Can Artificial Intelligence (AI) Decide Insurance Claims?
Posted in Lawsuit on November 30, 2017
With the recent increase in fraudulent insurance claims, coupled with the already present workload that authentic claims entail, insurance companies have explored several ways to help ease the load on their workforce, improve speed, and cut down costs. Enter technology and the automation of tasks computers offer. One company in Switzerland, however, is taking this step even farther, employing a form of artificial intelligence to the insurance claims process in hopes of cutting down the costs and time exponentially.
The machine takes advantage of machine learning to improve and upgrade its accuracy and operating efficiency. The process involves the machine scanning through personal injury claims, medical records, and other pertinent documentation. The program considers the evidence in relation to the claim’s basis to come to a decision. With each case, the machine learns, tracking trends to help it predict what is coming.
The intelligence would have the means to spot a growing trend in claims that could be a spike in fraudulent claims or the advent of a change in the marketplace, which would give the insurance company a head start in adapting policies to cover these new claims.
Lack of Emotion
The most obvious advantage to having a machine do this kind of work lies in the removal of the human element. Claim workers are subject to tiredness, weariness, disdain, or distraction. They require care that a machine does not. A claim worker’s perspective could be tainted or twisted by a previous experience with such a claim or by their own experiences with an event leading to a claim. A computer would not experience this.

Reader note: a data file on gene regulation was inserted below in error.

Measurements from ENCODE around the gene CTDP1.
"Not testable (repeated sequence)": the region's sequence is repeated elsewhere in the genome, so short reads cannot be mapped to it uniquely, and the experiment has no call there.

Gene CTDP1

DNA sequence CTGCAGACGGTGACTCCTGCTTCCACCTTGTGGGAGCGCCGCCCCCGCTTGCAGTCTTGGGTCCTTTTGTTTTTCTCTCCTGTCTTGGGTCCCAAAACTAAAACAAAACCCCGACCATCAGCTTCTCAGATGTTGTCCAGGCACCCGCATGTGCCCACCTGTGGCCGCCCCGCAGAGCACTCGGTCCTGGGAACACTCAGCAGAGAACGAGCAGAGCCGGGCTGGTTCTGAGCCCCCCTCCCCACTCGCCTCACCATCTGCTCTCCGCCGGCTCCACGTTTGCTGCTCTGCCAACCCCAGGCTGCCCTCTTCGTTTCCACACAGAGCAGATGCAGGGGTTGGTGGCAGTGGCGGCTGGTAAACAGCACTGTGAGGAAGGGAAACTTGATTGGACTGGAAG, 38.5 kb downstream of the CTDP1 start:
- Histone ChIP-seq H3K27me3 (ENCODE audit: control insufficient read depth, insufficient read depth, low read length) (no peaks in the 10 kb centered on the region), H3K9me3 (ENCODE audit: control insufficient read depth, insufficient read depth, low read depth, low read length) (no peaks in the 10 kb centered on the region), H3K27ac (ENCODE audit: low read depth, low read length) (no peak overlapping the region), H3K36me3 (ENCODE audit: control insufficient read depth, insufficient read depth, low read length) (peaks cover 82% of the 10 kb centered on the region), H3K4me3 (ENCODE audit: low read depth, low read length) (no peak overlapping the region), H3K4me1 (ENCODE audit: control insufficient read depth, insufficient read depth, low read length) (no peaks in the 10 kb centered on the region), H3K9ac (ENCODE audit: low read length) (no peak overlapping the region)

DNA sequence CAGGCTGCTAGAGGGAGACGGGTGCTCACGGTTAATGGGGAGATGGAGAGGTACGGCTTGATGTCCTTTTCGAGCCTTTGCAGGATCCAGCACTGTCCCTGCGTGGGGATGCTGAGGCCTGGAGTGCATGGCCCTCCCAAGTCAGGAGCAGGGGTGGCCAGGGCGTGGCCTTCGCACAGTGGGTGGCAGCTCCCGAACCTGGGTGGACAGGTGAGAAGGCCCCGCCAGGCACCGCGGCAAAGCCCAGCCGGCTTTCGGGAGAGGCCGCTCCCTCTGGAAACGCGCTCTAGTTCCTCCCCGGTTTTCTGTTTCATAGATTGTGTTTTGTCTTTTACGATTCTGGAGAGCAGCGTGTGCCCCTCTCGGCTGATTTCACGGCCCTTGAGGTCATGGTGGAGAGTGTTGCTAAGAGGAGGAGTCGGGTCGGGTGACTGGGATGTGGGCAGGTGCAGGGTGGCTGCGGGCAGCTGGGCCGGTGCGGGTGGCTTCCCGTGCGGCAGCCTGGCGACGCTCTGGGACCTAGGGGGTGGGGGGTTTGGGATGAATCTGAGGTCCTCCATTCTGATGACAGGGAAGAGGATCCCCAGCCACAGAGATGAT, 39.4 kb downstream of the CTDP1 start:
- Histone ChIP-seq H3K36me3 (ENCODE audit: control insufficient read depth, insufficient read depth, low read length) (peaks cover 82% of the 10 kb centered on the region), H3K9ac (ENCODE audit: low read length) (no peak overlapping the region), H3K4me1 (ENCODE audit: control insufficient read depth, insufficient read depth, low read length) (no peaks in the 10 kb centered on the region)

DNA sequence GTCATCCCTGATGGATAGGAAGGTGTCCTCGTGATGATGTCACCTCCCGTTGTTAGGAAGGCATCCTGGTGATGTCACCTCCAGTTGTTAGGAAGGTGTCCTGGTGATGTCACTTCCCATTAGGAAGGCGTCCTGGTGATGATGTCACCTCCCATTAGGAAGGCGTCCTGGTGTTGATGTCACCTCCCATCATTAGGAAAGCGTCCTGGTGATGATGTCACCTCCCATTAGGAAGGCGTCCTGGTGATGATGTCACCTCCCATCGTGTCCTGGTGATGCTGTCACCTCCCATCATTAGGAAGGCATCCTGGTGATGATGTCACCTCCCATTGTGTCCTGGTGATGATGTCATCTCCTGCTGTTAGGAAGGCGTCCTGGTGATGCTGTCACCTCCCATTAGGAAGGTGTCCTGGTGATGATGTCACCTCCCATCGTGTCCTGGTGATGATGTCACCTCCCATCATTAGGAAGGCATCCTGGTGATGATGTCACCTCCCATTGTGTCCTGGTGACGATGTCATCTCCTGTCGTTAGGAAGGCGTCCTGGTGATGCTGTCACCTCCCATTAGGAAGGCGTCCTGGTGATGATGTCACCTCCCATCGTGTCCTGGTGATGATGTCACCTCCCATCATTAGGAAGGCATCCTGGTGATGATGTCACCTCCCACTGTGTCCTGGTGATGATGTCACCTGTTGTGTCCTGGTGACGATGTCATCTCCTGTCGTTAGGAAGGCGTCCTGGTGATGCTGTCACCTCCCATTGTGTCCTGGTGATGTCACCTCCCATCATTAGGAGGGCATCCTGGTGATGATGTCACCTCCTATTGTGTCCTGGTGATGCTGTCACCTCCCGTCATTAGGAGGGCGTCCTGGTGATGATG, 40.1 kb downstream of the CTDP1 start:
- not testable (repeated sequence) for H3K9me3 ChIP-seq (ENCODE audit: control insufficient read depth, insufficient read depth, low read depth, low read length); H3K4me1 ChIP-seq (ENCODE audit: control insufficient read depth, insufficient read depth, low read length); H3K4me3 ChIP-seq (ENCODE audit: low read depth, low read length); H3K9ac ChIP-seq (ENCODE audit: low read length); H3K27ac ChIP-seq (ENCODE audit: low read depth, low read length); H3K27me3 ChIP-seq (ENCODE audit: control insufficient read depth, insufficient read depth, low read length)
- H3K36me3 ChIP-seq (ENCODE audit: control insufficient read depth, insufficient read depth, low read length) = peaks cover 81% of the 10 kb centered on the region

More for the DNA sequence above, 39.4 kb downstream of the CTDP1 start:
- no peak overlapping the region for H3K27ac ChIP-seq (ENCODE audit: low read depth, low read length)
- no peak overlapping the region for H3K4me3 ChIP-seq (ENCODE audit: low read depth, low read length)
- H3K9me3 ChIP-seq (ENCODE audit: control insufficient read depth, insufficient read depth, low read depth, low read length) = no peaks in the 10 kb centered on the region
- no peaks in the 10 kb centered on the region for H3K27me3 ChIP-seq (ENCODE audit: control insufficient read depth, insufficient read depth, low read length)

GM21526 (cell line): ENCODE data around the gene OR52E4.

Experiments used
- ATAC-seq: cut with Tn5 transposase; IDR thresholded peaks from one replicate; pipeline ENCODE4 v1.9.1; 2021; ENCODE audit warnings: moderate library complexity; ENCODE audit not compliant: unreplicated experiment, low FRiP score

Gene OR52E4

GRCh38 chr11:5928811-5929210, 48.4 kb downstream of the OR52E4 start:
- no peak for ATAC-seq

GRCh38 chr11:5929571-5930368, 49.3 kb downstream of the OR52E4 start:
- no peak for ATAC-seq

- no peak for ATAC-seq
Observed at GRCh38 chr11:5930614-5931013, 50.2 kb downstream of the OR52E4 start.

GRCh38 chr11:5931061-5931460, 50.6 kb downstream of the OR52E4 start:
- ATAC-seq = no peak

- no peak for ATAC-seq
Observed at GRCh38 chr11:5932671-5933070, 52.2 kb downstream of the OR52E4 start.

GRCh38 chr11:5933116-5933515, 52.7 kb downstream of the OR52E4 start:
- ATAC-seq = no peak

The insurance company in Zurich, Switzerland employing this technology already sees benefits in using the artificial intelligence. One estimate they report is that the machine saved the company over 40,000 working hours, thus saving the company hundreds of thousands, if not millions, in expenses. In a market with an almost non-existent margin of profit, this kind of savings would prove very appealing. The company also reported cutting the process down to as little as five seconds, a strong selling point to those filing claims that typically wait much longer for decisions.
The idea that the machine learns by using previous information it encountered leads many to suspect the company retained the confidential information. This creates a target for potential hacks to steal that data, but also raises red flags on privacy concerns. Critics point out that this kind of operation would need strong external oversight to ensure proper protection of customer information and proper use of the data in ways that do not violate customer rights. If the idea of a human claims worker shuffling through previous clients’ information to inform themselves on a current claim raises concerns, the same should be true of a computer.
Employing technology to improve processes stands to benefit both the insurance companies and customers. Improved operating speeds and accuracy lead to correct decisions for the cases that are valid, while eliminating the number of fraudulent claims that take up company hours and expenses better spent on valid claims. However, these improvements do not absolve the company from addressing the valid concerns over what they do with the data. As it stands now, the potential for improvement exists, but only time will tell if these advanced computers can really deliver on the promised results.